I picked this up thinking it was a Brother Cadfael mystery since there was a sort of medieval cover with an old gravestone and a reference to a death centuries in the past. But it is a George Felse mystery, Peters' urbane inspector from contemporary (i.e. 1965) times. Reminds me of the Gervase Fen mysteries of Edmund Crispin. There was way too much witty banter that I couldn't get without multiple re-reads of the dialog, and which seems way too witty for the circumstances sometimes. Am I really supposed to be familiar with Dryden? The love subplot could have been cut out entirely, it is the smallest scrap of a plot and the only reason poor Tamsin was in the book at all. Other than that the multiple subplots merged meaningfully into a solid whole


The Nonesuch
The Nonesuch
Author: Georgette Heyer
Book Type: Paperback
  • Currently 4/5 Stars.
 14
Review Date: 1/12/2013
Helpful Score: 1


My mom recommended this author after we talked about how I enjoy Jane Austen. The vocabulary was quite a challenge as the characters use the jargon and slang of the times and some of these words do not even show up in an Internet search! ("ton" as in the elegant set, "nangeens" as in some kind of pants). I was most captivated by the portrayal of Tiffany Wield, the spoiled, vain and incredibly headstrong charge of the governess heroine. Tiffany often seemed unbelievable in her obstinacy, but then again in real life I occasionally run into people whose foibles veer into the unbelievable! The Nonesuch (Sir Waldo) and his love interest (the governess Miss Trent) are a mite too perfect but still fun. I found it hard to believe that when discussing Miss Trent's horse, Sir Waldo says "I wish I had the mounting of you" and this passed as normal conversation, not a double entendre! The book was a fun romp and I will read another Heyer some day.


Quentins
Quentins
Author: Maeve Binchy
Book Type: Mass Market Paperback
  • Currently 3.9/5 Stars.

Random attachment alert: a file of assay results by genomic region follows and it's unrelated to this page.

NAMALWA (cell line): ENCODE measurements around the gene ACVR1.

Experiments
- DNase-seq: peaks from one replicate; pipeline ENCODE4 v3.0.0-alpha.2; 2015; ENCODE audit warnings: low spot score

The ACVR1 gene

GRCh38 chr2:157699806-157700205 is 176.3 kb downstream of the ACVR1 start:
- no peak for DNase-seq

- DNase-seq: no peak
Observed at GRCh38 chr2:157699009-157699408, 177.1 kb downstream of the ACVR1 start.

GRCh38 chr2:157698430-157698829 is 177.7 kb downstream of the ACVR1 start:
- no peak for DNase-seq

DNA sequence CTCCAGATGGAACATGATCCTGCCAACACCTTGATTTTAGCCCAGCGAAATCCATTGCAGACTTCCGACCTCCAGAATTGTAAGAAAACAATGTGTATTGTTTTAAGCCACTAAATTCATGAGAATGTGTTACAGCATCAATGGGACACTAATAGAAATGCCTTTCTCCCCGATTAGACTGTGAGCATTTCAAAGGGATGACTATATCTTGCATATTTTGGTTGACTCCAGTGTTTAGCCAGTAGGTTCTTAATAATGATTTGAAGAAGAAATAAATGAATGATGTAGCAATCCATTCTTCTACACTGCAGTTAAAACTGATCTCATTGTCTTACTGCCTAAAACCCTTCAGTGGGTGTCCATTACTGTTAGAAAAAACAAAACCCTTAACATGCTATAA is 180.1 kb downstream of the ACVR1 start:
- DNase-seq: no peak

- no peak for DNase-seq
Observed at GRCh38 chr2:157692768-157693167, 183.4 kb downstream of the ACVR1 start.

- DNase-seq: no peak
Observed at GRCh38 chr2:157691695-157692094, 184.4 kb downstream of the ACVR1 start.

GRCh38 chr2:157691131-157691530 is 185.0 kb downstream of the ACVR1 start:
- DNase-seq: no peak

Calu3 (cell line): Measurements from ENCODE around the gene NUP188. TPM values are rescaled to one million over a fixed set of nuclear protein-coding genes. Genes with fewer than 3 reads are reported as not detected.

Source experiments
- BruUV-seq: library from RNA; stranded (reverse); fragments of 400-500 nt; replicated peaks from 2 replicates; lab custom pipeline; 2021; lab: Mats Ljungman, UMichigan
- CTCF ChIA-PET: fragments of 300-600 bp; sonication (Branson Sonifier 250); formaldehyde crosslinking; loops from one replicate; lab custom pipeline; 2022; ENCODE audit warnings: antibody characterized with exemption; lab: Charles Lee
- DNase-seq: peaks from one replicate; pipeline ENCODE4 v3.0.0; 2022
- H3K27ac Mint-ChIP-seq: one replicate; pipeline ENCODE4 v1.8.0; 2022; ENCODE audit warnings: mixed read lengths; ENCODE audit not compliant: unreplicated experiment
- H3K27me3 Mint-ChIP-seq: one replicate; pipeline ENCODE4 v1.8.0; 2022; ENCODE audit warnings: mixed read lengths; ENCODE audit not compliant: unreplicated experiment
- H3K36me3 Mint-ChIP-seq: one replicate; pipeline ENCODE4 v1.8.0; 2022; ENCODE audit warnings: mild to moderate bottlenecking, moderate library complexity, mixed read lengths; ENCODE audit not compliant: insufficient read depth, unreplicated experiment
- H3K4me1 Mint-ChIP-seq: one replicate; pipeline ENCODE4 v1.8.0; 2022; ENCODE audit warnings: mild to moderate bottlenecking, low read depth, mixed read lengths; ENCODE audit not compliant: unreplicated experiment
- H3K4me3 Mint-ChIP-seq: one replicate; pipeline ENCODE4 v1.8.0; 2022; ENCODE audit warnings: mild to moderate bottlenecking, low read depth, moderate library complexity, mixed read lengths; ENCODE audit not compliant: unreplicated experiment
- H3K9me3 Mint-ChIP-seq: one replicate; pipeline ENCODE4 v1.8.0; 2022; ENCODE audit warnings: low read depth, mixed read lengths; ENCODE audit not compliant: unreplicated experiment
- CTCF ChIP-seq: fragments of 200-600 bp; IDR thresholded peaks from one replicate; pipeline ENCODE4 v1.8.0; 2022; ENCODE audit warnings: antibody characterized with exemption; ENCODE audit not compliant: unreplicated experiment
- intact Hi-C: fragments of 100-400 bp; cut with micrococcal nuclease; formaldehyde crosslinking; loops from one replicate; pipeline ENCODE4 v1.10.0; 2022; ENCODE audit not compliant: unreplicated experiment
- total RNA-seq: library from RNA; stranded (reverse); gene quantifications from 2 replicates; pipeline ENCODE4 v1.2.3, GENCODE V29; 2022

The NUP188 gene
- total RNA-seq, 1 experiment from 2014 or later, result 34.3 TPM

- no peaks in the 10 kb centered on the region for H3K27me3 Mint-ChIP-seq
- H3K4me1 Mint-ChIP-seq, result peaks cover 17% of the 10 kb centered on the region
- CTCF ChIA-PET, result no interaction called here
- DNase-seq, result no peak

283
Review Date: 7/16/2012


Sort of an action movie for chicks - Ella's married lover bolts from the country and leaves all his investors holding the bag. The Guards are after him (as well as the ruined investors). Long intermission while Ella tries to get her head together gathering stories for a documentary on Ireland's changes through the lens of a single restaurant, Quentins. Then the lover comes back and threatens Ella to get at the information he left behind at her apartment when he fled - good suspense! The book opens with a marriage proposal at Quentins and closes with the birth of a baby there. "And everything else in between."


Rebeccah and the Highwayman
Rebeccah and the Highwayman
Author: Barbara Davies
Book Type: Paperback
  • Currently 3.3/5 Stars.
 2
Review Date: 10/5/2012
Helpful Score: 1


I didn't care for the first chapter, which is a dream sequence. That being said, by the end of chapter four, I had grown to like both the main characters and with chapter five, I was utterly hooked! Rebeccah could be a Jane Austen heroine, she is an intelligent, independent-minded woman navigating a society that expects her to find her livelihood by marriage alone. Kate, on the other hand, leaps with a cry of "Stand and Deliver!" right from the pages of Sir Walter Scott! Their romance is as intense and as chaste as that in Stephanie Meyer's Twilight. The author has certainly done her homework for this period piece, and chapter fourteen is the most harrowing account of a public hanging which I ever hope to see in a romance novel.


The Skull Beneath the Skin  (Cordelia Gray, Bk 2)